From what she recalled of the accident, the Rig was just outside of Schaumburg when everything went tits-up. 290 was a long interstate, but the same she’d taken the last leg of the way into the little village. Even so, there wasn’t a single sign of an accident. The ILDOT crews had done a hell of a quick job cleaning up. More than likely, they’d fucked with the truck doing it.
Gail made a mental note of it; Marla and the other mechanics would have to try to separate out the wreck from the ILDOT’s personal brand of destruction. Until they could take the rig back to the garage though, Gail doubted much would be found. As good as Marla was, she was hardly the expert Darian was. Apart from being educated, and naturally mechanically inclined, he was also the most anal retentive bastard in the world when working on rigs. Funny for a guy that only changed his jumpsuit twice a week.
Gail checked her phone to re-read the text message Darian had sent. The name of the tow-yard was hyper-linked with a set of GPS coordinates. She thumbed the coordinates and a GPS map maximized across the phone’s screen. The locator in her phone pinned itself to the road she was on, highlighted the route to take.
They arrived at the lot of “Joe’s Garage” from a side-street of the main road. It’s front-lot was as clean and manicured as everything else in town, as if a lone weed was an affront to God itself. The rear of the lot though, was encircled by a high-fence of slotted aluminum– so whatever ugliness lay there didn’t offend sensibilities or tastes.
Gail and Marla pushed into the office, a lone man there was waiting for them in the late-hour. As much as his drivers would be on-call all night, he was clearly a day-person, this bit of overtime a mournful slight against him. His replies were short, monosyllabic, with just the slightest hint of spite. The name on the shirt keeping his monstrous gut penned said “Joe.” Either it was a coincidence, or Gail had managed to piss off the owner of yet another company.
“My mechanic’s here to make a cursory inspection of the rig,” Gail said formally.
Joe eyed Marla with something mixing derision and arousal, “Eh?”
She rolled her eyes, pressed on, “We’ll need the vehicle shipped back to Oakton as well.”
“I ‘ken do that, but it ain’t gonna’ be cheap.”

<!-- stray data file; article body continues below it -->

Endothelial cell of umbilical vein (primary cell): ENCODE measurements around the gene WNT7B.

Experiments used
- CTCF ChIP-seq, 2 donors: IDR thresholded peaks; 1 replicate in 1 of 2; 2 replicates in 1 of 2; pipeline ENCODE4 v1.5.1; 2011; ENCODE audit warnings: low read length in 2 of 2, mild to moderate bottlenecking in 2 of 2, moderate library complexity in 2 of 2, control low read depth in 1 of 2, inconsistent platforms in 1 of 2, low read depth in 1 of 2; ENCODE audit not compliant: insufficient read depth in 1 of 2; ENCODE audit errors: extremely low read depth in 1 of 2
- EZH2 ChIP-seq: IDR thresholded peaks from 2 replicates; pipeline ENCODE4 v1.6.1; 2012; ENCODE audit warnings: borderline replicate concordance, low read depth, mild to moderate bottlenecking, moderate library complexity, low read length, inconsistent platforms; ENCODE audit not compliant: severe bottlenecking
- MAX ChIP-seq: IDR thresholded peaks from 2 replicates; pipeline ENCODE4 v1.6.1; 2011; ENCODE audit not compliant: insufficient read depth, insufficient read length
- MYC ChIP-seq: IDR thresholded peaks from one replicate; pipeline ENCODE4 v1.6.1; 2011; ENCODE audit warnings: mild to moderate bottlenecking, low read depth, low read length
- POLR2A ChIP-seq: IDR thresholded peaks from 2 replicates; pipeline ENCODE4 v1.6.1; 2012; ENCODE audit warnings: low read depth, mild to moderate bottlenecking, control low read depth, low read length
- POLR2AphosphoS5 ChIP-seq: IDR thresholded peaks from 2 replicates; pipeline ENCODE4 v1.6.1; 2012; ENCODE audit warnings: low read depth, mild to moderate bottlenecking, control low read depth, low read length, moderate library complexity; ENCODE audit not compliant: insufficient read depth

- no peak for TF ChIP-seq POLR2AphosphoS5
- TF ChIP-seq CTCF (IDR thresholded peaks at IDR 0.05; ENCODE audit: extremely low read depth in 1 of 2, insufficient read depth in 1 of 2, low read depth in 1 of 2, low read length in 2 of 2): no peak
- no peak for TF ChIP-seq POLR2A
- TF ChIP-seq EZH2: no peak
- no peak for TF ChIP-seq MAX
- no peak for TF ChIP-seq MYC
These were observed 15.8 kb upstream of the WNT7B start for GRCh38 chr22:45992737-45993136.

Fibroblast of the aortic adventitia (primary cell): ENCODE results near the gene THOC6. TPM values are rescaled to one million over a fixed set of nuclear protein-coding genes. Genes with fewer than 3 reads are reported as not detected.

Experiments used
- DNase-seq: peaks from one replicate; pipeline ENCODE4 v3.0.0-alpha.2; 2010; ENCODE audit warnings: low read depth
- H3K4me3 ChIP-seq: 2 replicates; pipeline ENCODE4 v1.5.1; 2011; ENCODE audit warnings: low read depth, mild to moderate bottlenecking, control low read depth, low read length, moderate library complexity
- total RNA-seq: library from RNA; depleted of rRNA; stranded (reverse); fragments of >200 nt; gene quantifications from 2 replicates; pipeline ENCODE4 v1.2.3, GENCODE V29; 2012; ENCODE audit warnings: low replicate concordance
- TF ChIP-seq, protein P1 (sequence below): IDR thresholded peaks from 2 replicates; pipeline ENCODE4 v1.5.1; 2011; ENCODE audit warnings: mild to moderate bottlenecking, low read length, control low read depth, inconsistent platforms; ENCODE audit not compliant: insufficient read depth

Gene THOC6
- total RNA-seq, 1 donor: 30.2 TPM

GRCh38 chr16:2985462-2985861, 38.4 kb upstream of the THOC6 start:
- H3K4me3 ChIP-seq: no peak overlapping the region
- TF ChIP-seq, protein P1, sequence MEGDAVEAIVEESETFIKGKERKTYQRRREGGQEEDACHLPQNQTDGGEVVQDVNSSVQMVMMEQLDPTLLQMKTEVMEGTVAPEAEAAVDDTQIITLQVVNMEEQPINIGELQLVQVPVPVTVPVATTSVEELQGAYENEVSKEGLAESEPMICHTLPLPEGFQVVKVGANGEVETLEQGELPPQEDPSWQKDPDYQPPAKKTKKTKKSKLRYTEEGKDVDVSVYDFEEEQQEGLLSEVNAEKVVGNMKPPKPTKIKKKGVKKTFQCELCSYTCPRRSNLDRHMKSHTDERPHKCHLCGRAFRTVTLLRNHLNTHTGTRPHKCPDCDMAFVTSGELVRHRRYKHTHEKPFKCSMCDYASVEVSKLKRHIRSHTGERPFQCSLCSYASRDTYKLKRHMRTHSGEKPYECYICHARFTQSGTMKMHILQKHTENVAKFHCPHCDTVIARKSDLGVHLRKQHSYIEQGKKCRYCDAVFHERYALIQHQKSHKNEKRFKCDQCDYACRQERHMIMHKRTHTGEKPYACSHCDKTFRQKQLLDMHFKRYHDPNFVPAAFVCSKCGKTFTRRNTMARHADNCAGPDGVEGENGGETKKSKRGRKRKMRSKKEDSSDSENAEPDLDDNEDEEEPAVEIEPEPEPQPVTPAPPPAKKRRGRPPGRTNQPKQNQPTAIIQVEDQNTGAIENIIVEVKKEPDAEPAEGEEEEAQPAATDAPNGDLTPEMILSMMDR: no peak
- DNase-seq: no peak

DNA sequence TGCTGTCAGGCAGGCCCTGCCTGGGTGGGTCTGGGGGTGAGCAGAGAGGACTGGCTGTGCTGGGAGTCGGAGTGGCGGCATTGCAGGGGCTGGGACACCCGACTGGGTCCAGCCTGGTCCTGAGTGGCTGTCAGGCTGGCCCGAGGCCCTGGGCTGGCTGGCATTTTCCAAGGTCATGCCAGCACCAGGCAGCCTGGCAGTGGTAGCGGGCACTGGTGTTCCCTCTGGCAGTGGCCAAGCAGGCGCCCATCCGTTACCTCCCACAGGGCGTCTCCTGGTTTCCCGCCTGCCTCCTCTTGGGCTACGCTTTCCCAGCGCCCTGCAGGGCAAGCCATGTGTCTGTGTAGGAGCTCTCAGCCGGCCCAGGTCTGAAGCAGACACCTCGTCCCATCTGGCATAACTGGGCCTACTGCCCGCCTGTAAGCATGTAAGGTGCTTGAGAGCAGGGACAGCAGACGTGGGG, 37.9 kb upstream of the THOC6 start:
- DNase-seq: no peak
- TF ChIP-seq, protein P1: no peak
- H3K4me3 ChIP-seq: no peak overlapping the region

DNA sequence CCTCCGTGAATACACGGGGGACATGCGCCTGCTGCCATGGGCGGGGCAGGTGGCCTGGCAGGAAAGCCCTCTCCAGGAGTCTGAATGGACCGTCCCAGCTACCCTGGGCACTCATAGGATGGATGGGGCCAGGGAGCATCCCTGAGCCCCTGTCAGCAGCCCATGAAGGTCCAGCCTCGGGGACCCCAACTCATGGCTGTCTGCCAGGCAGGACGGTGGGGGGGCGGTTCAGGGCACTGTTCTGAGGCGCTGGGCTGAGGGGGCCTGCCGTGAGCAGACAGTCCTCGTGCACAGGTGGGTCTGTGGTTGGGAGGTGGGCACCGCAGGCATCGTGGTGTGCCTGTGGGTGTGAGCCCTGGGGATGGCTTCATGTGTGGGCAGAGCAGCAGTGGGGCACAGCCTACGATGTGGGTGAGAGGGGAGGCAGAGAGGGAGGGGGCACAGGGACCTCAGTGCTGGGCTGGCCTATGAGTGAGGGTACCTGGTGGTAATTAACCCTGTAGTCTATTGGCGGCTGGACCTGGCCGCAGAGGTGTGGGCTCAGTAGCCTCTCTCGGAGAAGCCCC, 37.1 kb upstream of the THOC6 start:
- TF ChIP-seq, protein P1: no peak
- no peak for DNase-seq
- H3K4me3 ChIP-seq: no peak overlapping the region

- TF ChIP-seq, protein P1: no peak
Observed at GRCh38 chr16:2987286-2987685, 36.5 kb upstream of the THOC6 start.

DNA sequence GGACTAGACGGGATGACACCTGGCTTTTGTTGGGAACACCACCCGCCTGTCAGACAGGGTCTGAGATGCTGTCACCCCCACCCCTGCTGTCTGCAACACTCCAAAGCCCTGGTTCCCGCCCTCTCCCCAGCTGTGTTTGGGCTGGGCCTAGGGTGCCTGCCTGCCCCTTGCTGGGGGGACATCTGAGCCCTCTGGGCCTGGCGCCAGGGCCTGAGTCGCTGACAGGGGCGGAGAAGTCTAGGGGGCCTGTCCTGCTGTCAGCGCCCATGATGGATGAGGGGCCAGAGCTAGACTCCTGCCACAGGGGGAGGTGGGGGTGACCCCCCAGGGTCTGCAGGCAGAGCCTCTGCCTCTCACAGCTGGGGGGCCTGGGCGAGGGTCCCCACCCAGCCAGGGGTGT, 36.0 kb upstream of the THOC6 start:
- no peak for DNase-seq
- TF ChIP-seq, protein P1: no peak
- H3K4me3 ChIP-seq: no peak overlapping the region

“I’ll drive it back. I’m certified to drive a tow-rig. That way you aren’t paying your driver and you’re pocketing everything you make off it.”
He thought on it for a minute. At least she knew how to talk to him, and he knew how to take an opportunity when he saw it. More opportunists. Great, Gail thought, just what the world needs.
“A’right. I’ll get some forms.”
He disappeared into a back section of the office, reappeared moments later to outline the liability releases and take a check for collateral. Gail hoped it wasn’t needed, it was a personal check and hotter than an eskimos taint during a equatorial, mid-summer’s heatwave. It would bounce higher than a super-ball if it were cashed.
A few signatures later Joe was leading the way out a back door, and into the fenced portion of the lot. Marla and Gail were instantly frozen; flood-lights left not a shred of darkness across the rear-lot, and only a few junkers were stationed around the various spots on the gravel yard.
To one side, their rig sat atop an extra-large flatbed. Gail recalled watching the water on the windows of the rig as its flames were doused, and suddenly wondered how the hell the windscreen had survived. What had once been a series of sleek, sleeper-cab curves and rigid, cock-pit angles, was little more than jagged steel, fiberglass, and peeled paint.
The whole front end was gone or melted down, like it’d never existed at all. Gnarled steel from engine parts stuck out here and there, but it was otherwise empty space scorched black from flames. It lay upright now, the rear half of the chassis twisted from the fifth-wheel back, sticking out at odd angles. Though it was difficult to tell, Gail was certain she saw blood along the left-over interior, shattered driver’s window, and door. It was a wonder Ferrero’d been pulled out at all, let alone in one piece.
Gail’s voice was breathless, “Holy shit.”